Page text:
Sorley Boy MacDonnell
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Sorley Boy MacDonnell
Somhairle Buidhe Mac Domhnaill
|Died||1590 (aged 84–85)|
|Resting place||Bonamargy Friary|
|Predecessor||Colla MacDonnell (brother)|
|Successor||Randal MacDonnell (fourth son)|
|Spouse(s)||1. Mary, dau. of Conn O'Neill|
2. Unknown, a dau. of Turlough O'Neill
|Children||4 sons, 5 daughters.|
Sorley Boy MacDonnell (Scottish Gaelic: Somhairle Buidhe Mac Domhnaill), also spelt as MacDonald (c. 1505 – 1590), Scoto-Irish chief, was the son of Alexander MacDonnell, lord of Islay and Kintyre (Cantire), and Catherine, daughter of the Lord of Ardnamurchan, both in Scotland. MacDonnell is best known for establishing the MacDonnell clan in Antrim, Ireland, and resisting the campaign of Shane O'Neill and the English crown to expel the clan from Ireland. Sorley Boy's connection to other Irish Catholic lords was complicated, but also culturally and familiarly strong: for example, he married Mary O'Neill the daughter of Conn O'Neill. He is also known in English as Somerled and Somerled of the yellow hair.
The MacDonnells of Antrim were a sept of the powerful Clan Donald of the royal Clann Somhairle, (see Lords of the Isles), that the English crown had attempted to cultivate since the early 14th century in its efforts to influence the course of politics in Scotland. At the end of that century an ancestor of Sorley's, Eòin Mòr Tànaiste Mac Dhòmhnaill, had married Margaret Bisset, of the lordship on the Antrim coast known as the Glynns or Glens, which union would eventually lay the basis for Sorley Boy's claim to the lordship of that territory in Ireland. MacDonnell migration to the Glynns and Rathlin Island increased in the early 16th century (by way of swift galleys propelled by oar and sail), after the clan had rejected overtures from an increasingly powerful James IV, King of Scotland. However, the last known lord of the Mac Eoin Bissetts, a supporter of the O'Neills, was slain in battle in 1522, and it is only after this that the MacDonnells somehow emerge as claimants to the lordship. The precise circumstances of this transfer or encroachment have been lost to history, but the English authorities, themselves preparing to claim overlordship in Ulster and the rest of Ireland, still recognised the Bissetts as the lords of the Glynns as late as 1515.
The English feared the formation of a fifth column, with the Ulster clans of O'Neill and O'Donnell, which might lay the foundation of a Bruce-style invasion of Ireland, and the clan did spread into the adjacent territories of Clandeboy and the Route. This migration from Scotland was cemented when the king's successor, James V, chose to maintain favourable relations with the rival Clan Campbell, although he did swing around to favour the MacDonnells in the 1530s, restoring certain lands to them in Kintyre and Islay while encouraging their expansion in Ireland. This period of royal favour ended with the defeat in 1539 at the Battle of Belahoe of a combined Irish force (including the MacDonnells) by an English army: Scottish plans for an invasion of Ireland were then put off, while the French invasion of England that King Henry VIII had feared failed to occur.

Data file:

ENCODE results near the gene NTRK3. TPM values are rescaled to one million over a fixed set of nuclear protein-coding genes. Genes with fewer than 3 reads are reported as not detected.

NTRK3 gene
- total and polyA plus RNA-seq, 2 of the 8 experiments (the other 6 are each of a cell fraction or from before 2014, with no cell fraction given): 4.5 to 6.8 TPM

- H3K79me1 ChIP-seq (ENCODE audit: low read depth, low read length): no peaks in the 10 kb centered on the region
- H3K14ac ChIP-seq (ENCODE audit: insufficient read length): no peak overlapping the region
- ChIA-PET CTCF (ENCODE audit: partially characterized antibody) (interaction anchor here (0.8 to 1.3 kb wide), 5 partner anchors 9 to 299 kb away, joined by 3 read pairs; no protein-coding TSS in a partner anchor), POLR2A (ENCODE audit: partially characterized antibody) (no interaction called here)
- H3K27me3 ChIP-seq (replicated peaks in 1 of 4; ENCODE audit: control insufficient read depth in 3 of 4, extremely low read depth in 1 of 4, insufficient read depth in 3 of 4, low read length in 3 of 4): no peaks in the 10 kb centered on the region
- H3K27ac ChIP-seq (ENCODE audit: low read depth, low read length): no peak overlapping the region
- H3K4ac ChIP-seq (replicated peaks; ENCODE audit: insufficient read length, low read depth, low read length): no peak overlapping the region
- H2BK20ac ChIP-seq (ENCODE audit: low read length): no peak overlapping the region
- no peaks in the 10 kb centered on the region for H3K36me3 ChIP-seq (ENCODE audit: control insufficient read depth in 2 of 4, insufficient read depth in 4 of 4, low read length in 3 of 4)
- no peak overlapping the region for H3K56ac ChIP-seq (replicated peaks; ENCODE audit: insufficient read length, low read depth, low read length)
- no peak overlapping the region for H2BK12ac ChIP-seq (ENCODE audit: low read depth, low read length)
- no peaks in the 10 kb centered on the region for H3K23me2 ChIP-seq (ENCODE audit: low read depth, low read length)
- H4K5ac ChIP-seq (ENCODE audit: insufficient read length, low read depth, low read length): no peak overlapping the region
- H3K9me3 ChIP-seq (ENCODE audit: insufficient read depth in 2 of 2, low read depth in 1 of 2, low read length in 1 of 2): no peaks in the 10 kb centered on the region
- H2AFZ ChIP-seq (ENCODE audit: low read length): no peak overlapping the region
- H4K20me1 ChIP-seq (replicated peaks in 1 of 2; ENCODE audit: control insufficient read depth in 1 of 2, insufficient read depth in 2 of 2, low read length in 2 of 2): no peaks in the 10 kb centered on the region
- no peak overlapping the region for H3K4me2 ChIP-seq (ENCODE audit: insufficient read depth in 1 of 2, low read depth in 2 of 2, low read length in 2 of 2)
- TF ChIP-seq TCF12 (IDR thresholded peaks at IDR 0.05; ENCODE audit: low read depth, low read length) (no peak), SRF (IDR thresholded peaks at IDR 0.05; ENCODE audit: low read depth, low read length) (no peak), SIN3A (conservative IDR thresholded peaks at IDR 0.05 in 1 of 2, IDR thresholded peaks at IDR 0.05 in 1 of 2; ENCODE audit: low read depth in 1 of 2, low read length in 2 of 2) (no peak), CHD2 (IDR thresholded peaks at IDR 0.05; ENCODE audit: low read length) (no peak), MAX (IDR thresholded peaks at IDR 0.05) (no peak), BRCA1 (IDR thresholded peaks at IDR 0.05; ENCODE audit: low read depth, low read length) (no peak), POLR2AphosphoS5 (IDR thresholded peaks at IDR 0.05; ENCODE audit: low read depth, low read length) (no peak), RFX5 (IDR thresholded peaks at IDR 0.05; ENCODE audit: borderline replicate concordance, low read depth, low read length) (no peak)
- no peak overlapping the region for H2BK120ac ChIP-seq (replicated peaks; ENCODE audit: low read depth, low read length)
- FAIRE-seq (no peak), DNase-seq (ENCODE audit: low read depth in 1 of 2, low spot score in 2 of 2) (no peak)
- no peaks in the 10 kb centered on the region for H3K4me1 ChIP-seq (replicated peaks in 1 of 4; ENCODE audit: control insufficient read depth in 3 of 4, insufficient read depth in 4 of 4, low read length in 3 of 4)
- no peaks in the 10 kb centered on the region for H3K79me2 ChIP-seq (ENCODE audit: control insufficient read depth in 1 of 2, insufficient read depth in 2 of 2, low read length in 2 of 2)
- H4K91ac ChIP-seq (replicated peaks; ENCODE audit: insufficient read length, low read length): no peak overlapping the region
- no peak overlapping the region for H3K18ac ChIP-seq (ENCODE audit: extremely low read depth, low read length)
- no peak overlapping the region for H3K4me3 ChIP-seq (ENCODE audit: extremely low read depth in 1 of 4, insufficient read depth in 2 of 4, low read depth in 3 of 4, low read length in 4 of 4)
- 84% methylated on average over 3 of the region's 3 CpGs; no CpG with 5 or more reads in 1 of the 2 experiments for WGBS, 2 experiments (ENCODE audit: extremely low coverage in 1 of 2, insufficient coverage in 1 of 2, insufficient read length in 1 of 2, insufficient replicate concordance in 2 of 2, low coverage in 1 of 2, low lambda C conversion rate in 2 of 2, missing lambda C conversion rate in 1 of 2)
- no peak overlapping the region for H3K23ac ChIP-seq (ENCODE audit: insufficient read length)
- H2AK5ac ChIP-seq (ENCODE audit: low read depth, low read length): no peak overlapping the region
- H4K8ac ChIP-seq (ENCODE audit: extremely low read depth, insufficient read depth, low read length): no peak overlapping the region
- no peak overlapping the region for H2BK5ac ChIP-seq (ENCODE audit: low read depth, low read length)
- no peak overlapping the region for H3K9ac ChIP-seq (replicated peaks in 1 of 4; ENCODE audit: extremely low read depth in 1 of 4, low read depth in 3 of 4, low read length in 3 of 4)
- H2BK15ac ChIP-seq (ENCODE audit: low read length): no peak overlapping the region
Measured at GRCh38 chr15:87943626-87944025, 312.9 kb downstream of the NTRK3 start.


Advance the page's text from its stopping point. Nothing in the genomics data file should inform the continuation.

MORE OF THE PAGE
Sorley Boy was born at Dunanynie Castle near Ballycastle, County Antrim in Ireland, and came to prominence during the mid-to-late 16th century, when the Dublin administration waged periodic campaigns in the Route. During the first campaign in 1550, Sorley Boy was taken prisoner and confined in Dublin Castle for twelve months, and was finally released in exchange for certain prisoners held by his brother, James, who was leader of the clan.
After his release, Sorley Boy received a large ransom upon seizing the constable of Carrickfergus Castle, and went on to subjugate the MacQuillans. This clan was the immediate rival of the MacDonnells in Ireland, dominating the northern portion of Antrim – the Route – with their stronghold at Dunluce Castle, near the mouth of the River Bush. In 1558, the MacDonnell chieftain committed to him the lordship of the Route upon the death of his brother Colla, and Sorley Boy promptly raised a force of troops on the Scottish coast to confront the MacQuillans, former allies of the MacDonell clan. He landed at Marketon Bay in July 1559, where the MacQuillans were strongly posted at the foot of Glenshesk, his camp at Bonamargy was attacked with both suffering heavy losses. Sorley then attacked them at Beal a Faula, driving them south with heavy losses. Several bloody encounters followed, where the MacQuillans were defeated and driven from the Route.